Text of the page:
June 21, 2022



Eric Warin & Tahir Rana - 2021
Good Deed Entertainment BD Region A

Charlotte Salomon (1917 - 1943) was a German-Jewish artist whose collection of 769 autobiographical paintings are grouped under the title Live? Or Theater. The paintings were gouache on paper, with people reminiscent in the style of Marc Chagall. Some of the paintings are combined with autobiographic text. Most of the artwork was done between 1941 and 1943, when Salomon was permitted a visa to stay with her grandparents in Nice, France. Salomon died in Auschwitz in 1943.

This is the second film about Charlotte Salomon, but the first to get wide distribution. There is a 1981 Dutch-German film that includes Derek Jacobi in the cast. This time, Charlotte Salomon's story has been recreated as an animated film with Keira Knightley's participation as the main selling point. What is troubling is that while the life of the artist is worth telling, I am not convinced that an animated film, or at least this animated film, is the best way of recounting her art and life. There is also the question of use of well known actors providing voices for animated films. Does the use of Knightley, Jim Broadbent, Brenda Blethyn, etc. provide greater gravity for the film or bring about more attention, unlike an adult skewing animated film like Flee? Does it matter that the only Jewish actor of the well known names, Sophie Okonedo, provides the voice for voice for a non-Jewish character?

Even with a Wikipedia biography, it is obvious that some of the harsher aspects of Salomon's life have been smoothed out or completely ignored. I can accept that there will be some fictionalization and encapsulation of events. One might even argue that we do not need to see how vicious Nazis were toward Jews in public because it is common knowledge. That depression and suicide seemed to be family traits is only superficially addressed. And while Salomon's murder of her grandfather is depicted, the motivation is elided, with those only knowing the history from this film to assume Salomon was unhappy taking care of a demanding old man, rather than a family member whom it is suggested had sexual interest in his granddaughter. Animated films have explored various subject matter such as war, racism and sexuality, in some cases made primarily for an adult audience. It would seem that Charlotte Salomon's story was softened, with the filmmakers aiming to make the film marginally family friendly.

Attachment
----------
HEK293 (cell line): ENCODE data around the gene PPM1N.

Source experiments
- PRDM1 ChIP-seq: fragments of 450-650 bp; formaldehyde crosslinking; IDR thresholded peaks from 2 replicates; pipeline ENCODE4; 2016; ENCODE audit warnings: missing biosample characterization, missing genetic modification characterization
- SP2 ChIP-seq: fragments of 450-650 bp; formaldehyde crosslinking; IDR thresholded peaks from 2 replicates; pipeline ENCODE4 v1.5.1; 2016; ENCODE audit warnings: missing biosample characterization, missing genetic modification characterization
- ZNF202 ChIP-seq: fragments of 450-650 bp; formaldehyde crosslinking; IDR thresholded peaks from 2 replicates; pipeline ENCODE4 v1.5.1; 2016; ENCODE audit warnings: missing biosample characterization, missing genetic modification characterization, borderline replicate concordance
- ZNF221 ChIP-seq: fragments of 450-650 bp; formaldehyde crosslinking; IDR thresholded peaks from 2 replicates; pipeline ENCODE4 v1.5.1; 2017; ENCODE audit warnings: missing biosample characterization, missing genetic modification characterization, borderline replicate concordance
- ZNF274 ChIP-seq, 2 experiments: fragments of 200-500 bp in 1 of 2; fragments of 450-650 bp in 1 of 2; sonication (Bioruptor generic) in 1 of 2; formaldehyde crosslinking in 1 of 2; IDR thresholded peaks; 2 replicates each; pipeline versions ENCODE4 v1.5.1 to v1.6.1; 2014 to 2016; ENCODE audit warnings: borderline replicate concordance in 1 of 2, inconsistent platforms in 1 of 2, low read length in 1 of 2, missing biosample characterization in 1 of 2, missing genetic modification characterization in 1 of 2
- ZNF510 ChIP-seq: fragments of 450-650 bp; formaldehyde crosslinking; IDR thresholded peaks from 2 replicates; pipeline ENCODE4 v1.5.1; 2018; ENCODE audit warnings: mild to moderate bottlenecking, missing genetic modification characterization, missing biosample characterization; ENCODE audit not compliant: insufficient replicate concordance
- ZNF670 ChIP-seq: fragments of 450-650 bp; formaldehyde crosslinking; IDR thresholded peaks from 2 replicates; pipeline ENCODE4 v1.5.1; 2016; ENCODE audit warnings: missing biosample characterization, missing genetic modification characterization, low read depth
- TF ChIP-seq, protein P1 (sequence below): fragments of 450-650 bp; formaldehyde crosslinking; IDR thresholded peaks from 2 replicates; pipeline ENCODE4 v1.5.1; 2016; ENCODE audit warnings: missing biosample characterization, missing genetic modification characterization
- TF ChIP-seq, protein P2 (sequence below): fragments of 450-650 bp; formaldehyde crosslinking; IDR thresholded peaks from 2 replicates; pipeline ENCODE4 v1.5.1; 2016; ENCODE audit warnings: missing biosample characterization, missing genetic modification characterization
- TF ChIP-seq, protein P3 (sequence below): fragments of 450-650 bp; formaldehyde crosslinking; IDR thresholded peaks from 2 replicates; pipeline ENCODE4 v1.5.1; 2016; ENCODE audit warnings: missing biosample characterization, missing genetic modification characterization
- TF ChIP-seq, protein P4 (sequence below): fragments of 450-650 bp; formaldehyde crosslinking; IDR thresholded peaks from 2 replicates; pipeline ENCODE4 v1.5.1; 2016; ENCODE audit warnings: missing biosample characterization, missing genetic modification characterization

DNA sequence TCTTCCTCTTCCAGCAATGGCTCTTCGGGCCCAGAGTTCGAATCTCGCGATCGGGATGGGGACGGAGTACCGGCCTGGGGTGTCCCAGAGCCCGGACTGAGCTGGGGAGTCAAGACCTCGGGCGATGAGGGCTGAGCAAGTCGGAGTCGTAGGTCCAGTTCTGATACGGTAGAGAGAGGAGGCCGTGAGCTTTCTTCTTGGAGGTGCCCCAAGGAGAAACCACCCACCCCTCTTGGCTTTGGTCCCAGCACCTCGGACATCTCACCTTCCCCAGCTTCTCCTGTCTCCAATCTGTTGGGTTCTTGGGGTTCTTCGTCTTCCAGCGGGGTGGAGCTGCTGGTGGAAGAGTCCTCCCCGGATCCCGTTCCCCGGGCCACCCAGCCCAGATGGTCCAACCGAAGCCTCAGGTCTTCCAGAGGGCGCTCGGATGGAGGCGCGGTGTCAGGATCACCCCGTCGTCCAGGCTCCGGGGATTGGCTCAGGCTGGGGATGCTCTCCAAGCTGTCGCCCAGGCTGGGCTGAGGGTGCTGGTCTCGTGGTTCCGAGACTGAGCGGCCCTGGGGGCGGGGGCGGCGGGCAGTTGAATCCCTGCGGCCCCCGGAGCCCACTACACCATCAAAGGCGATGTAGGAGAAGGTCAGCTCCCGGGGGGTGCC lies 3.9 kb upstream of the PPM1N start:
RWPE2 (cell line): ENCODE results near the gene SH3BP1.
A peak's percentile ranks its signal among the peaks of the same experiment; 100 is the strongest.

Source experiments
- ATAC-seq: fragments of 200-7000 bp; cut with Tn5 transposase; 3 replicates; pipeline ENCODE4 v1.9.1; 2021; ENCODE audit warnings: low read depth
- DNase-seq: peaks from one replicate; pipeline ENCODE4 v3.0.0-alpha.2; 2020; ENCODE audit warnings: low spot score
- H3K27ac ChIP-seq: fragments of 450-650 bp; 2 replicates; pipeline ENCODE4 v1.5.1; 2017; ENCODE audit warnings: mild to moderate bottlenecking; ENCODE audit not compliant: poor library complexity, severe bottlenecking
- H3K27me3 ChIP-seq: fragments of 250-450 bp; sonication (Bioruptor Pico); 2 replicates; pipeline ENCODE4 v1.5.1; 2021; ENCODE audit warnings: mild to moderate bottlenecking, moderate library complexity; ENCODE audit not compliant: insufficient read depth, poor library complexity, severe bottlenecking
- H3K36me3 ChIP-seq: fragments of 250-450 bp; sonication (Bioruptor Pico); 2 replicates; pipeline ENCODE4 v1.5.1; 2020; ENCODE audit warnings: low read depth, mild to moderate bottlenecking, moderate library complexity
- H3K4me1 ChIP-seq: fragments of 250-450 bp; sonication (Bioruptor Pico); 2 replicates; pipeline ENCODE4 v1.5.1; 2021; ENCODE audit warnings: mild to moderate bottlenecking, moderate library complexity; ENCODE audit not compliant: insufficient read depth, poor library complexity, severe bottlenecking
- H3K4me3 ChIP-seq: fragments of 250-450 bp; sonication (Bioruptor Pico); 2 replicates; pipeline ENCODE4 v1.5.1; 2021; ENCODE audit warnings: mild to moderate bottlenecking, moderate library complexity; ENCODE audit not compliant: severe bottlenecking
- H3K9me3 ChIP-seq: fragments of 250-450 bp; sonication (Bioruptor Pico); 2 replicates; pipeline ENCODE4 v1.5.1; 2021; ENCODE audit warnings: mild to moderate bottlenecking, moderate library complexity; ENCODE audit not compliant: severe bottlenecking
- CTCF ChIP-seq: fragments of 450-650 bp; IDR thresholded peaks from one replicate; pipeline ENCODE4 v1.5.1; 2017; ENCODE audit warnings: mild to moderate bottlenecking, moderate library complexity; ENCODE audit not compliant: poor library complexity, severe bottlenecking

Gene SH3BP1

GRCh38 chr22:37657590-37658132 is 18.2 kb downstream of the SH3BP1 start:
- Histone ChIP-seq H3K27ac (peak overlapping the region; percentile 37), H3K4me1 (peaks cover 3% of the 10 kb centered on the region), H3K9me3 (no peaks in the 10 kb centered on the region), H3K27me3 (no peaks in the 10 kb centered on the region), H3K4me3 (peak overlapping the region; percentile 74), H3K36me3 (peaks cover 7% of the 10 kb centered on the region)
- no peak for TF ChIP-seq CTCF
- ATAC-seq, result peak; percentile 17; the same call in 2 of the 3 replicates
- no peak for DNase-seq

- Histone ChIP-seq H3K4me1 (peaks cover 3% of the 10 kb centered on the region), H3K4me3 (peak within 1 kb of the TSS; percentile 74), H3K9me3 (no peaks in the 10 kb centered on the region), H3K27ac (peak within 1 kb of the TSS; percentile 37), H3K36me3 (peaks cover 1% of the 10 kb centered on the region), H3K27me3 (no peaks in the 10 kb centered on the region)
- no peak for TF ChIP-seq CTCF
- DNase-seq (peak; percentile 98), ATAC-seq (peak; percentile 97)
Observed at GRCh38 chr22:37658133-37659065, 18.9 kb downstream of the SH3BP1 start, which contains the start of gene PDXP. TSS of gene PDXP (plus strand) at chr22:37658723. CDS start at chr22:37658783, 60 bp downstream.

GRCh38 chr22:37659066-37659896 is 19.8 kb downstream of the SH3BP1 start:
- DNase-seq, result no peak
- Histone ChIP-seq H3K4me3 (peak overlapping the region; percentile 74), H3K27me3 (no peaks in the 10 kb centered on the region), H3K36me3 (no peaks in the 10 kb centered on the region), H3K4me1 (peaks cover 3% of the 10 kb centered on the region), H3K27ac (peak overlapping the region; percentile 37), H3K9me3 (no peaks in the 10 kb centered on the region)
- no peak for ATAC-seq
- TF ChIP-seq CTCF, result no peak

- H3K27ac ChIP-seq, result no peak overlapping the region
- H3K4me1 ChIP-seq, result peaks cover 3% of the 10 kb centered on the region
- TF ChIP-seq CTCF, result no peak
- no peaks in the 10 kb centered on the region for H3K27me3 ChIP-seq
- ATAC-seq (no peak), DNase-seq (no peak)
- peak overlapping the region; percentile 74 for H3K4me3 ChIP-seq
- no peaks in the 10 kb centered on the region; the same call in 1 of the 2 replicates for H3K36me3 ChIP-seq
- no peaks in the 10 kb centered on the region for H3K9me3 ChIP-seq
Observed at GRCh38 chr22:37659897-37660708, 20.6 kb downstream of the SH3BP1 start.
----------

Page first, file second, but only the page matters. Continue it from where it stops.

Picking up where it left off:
The blu-ray comes with several short supplements. One features the directors explaining the process in which they made the film. The producer, Knightley and several voice cast members briefly share what they hope is their sense of inspiration. This is a film made with the best of intentions and that may be why Charlotte is not quite the film it could, or definitely should be. Ultimately, its characters are as flat and two-dimensional as they are rendered here.

June 14, 2022

Last Passenger

last passenger.jpg

Omid Nooshin - 2013
Cohen Media Group BD Region A

I like movies that take place on trains. This runs the gamut from The Lady Vanishes to Runaway Train to films that tangentially involve trains like Fritz Lang's Human Desire. The restriction of interior space combined with the restriction of movement by the train, usually but not always, moving forward on its tracks towards an already defined destination. There are also the literal tracking shots, often overhead shots, of the tracks. Thinking of the combination of the tracks and the trains can be appreciated as metaphorical story-telling or for its own visceral appeal.

Taking place during the winter holiday season, Dr. Lewis Shaler and seven year old son, Max, are on a commuter train traveling from London to their southeastern town. What seems like a routine journey becomes increasingly dramatic when, with only a handful of passengers left, the train moves rapidly forward, skipping the scheduled stops. The identity and motives of the rogue train operator remain unknown. Shaler, with the help of a couple of other passengers, attempts to stop the train before its seemingly inevitable crash.